Galaxy redshift surveys with sparse sampling

Chi Ting Chiang, Philipp Wullstein, Donghui Jeong, Eiichiro Komatsu, Guillermo A. Blanc, Robin Ciardullo, Niv Drory, Maximilian Fabricius, Steven Finkelstein, Karl Gebhardt, Caryl Gronwall, Alex Hagen, Gary J. Hill, Inh Jee, Shardha Jogee, Martin Landriau, Erin Mentuch Cooper, Donald P. Schneide, Sarah Tuttle

Research output: Contribution to journalReview articlepeer-review

19 Scopus citations


Survey observations of the three-dimensional locations of galaxies are a powerful approach to measure the distribution of matter in the universe, which can be used to learn about the nature of dark energy, physics of inflation, neutrino masses, etc. A competitive survey, however, requires a large volume (e.g., V survey ∼ 10Gpc3) to be covered, and thus tends to be expensive. A ''sparse sampling'' method offers a more affordable solution to this problem: within a survey footprint covering a given survey volume, V survey, we observe only a fraction of the volume. The distribution of observed regions should be chosen such that their separation is smaller than the length scale corresponding to the wavenumber of interest. Then one can recover the power spectrum of galaxies with precision expected for a survey covering a volume of V survey (rather than the volume of the sum of observed regions) with the number density of galaxies given by the total number of observed galaxies divided by V survey (rather than the number density of galaxies within an observed region). We find that regularly-spaced sampling yields an unbiased power spectrum with no window function effect, and deviations from regularly-spaced sampling, which are unavoidable in realistic surveys, introduce calculable window function effects and increase the uncertainties of the recovered power spectrum. On the other hand, we show that the two-point correlation function (pair counting) is not affected by sparse sampling. While we discuss the sparse sampling method within the context of the forthcoming Hobby-Eberly Telescope Dark Energy Experiment, the method is general and can be applied to other galaxy surveys.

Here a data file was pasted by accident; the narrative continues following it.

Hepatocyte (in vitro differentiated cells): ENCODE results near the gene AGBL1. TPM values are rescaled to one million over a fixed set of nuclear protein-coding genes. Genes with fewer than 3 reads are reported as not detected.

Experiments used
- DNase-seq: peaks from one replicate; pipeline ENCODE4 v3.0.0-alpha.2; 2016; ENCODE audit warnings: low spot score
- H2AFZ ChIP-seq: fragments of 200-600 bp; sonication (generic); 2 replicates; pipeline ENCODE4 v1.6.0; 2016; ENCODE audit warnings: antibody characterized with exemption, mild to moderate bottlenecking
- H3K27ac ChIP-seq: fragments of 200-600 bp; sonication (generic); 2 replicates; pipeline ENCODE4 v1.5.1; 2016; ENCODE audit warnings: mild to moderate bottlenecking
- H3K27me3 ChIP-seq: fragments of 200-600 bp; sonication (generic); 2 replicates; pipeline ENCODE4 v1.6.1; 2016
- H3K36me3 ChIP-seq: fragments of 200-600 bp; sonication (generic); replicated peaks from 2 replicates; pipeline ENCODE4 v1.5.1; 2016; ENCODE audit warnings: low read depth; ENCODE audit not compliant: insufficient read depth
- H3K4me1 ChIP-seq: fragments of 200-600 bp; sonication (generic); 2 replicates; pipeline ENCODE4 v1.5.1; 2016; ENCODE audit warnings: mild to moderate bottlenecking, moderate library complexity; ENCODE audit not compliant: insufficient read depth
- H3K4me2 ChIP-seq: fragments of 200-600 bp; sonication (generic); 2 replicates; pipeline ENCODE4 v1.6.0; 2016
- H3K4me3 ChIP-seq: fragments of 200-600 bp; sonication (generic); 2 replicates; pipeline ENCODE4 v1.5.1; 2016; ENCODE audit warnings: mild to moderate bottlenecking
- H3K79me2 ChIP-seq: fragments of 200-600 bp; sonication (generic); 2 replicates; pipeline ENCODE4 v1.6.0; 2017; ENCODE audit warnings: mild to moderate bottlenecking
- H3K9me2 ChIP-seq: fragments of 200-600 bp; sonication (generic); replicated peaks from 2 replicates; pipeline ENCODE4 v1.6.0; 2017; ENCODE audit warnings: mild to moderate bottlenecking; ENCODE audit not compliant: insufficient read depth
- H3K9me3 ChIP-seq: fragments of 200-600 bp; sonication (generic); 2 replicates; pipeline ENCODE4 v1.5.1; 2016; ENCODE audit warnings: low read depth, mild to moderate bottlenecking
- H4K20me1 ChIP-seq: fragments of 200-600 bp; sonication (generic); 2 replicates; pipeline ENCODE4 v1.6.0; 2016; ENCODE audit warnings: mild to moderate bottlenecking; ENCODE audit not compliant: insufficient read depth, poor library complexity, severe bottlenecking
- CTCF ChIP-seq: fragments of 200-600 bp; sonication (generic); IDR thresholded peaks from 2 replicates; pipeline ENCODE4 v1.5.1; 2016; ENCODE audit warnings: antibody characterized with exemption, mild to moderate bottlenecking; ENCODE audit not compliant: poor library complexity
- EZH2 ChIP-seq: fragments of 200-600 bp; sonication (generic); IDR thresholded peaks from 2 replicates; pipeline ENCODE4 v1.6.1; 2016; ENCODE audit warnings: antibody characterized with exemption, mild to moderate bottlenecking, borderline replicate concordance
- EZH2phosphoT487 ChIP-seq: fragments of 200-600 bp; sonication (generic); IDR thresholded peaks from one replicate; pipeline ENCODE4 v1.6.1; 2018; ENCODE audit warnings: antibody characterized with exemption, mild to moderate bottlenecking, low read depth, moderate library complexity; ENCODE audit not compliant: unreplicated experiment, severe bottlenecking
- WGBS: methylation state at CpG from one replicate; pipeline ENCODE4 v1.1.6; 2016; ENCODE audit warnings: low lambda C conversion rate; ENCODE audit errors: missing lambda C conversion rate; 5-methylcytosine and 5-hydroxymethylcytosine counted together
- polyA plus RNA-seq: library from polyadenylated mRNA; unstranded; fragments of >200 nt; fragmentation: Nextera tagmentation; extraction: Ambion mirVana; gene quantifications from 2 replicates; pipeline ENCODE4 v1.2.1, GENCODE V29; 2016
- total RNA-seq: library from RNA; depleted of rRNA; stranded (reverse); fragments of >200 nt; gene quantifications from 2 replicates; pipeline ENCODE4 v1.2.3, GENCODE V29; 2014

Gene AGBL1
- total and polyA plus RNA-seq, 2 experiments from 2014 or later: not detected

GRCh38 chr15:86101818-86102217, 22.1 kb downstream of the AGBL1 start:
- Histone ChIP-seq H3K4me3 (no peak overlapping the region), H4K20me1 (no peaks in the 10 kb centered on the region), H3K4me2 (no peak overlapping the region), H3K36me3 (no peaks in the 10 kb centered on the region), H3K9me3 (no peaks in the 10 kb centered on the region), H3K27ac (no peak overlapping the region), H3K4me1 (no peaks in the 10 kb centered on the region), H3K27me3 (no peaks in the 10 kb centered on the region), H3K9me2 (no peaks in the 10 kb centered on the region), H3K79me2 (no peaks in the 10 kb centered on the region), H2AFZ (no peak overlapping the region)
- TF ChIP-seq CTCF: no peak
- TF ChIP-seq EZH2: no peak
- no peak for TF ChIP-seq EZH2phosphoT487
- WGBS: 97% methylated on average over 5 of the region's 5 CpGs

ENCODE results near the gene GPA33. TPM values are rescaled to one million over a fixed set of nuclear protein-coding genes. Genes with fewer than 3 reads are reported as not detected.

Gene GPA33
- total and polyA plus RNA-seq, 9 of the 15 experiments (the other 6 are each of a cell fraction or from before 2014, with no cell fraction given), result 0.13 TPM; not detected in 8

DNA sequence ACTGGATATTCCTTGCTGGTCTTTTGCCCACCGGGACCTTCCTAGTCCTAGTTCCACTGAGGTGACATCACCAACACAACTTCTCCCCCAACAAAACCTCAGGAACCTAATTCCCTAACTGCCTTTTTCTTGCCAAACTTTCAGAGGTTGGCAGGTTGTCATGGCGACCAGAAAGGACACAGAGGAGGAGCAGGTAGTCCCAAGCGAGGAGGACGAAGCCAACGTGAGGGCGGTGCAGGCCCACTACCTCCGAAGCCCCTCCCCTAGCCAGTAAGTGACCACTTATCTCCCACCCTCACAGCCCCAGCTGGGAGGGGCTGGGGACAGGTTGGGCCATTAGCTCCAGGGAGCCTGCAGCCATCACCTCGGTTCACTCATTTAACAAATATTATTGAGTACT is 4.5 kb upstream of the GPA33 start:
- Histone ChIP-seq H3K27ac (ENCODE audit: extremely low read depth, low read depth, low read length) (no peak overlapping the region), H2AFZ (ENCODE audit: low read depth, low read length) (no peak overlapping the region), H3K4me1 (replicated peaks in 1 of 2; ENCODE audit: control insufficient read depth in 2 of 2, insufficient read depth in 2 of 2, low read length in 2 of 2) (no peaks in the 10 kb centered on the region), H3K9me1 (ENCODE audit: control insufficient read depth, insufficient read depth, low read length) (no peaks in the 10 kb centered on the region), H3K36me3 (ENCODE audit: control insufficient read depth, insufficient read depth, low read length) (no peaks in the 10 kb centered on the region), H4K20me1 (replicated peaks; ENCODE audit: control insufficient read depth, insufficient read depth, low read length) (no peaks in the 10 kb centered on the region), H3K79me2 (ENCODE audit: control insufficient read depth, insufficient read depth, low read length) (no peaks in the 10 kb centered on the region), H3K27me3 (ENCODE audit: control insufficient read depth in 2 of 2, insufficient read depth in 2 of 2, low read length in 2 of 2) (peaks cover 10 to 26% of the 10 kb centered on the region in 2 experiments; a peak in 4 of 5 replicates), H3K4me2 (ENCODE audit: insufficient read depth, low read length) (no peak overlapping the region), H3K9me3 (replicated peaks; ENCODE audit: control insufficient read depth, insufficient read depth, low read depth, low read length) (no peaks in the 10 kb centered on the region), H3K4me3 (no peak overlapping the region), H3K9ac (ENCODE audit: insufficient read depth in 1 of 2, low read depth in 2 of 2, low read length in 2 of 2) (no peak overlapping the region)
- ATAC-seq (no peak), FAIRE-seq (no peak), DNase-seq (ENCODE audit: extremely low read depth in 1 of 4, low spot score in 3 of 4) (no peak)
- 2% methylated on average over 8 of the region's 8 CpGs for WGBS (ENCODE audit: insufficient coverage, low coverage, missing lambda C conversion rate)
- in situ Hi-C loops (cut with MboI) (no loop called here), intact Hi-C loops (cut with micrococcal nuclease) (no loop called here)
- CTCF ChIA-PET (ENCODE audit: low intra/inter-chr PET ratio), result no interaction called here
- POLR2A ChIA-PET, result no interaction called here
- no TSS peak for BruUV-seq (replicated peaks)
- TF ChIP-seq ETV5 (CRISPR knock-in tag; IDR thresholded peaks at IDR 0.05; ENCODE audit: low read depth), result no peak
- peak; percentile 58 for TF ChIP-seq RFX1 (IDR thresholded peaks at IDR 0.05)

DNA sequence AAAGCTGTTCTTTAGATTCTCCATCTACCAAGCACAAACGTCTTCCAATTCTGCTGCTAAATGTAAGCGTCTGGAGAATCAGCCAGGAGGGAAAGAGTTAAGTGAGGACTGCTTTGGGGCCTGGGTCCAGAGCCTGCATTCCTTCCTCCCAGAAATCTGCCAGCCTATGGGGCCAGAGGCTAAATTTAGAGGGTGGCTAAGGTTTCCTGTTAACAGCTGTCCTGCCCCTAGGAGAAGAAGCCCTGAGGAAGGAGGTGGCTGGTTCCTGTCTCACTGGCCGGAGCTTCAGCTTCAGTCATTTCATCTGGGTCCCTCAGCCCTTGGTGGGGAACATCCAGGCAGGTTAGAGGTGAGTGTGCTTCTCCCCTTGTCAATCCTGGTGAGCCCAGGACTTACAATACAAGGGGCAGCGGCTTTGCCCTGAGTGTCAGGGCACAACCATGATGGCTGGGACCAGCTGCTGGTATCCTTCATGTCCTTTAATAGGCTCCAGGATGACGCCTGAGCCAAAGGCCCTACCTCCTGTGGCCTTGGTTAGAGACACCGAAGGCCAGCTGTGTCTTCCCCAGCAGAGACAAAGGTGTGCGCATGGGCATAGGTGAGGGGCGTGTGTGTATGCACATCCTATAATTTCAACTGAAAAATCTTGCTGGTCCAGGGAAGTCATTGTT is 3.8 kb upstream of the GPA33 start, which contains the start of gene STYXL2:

Original languageEnglish (US)
Article number030
JournalJournal of Cosmology and Astroparticle Physics
Issue number12
StatePublished - Dec 2013

All Science Journal Classification (ASJC) codes

  • Astronomy and Astrophysics


Dive into the research topics of 'Galaxy redshift surveys with sparse sampling'. Together they form a unique fingerprint.

Cite this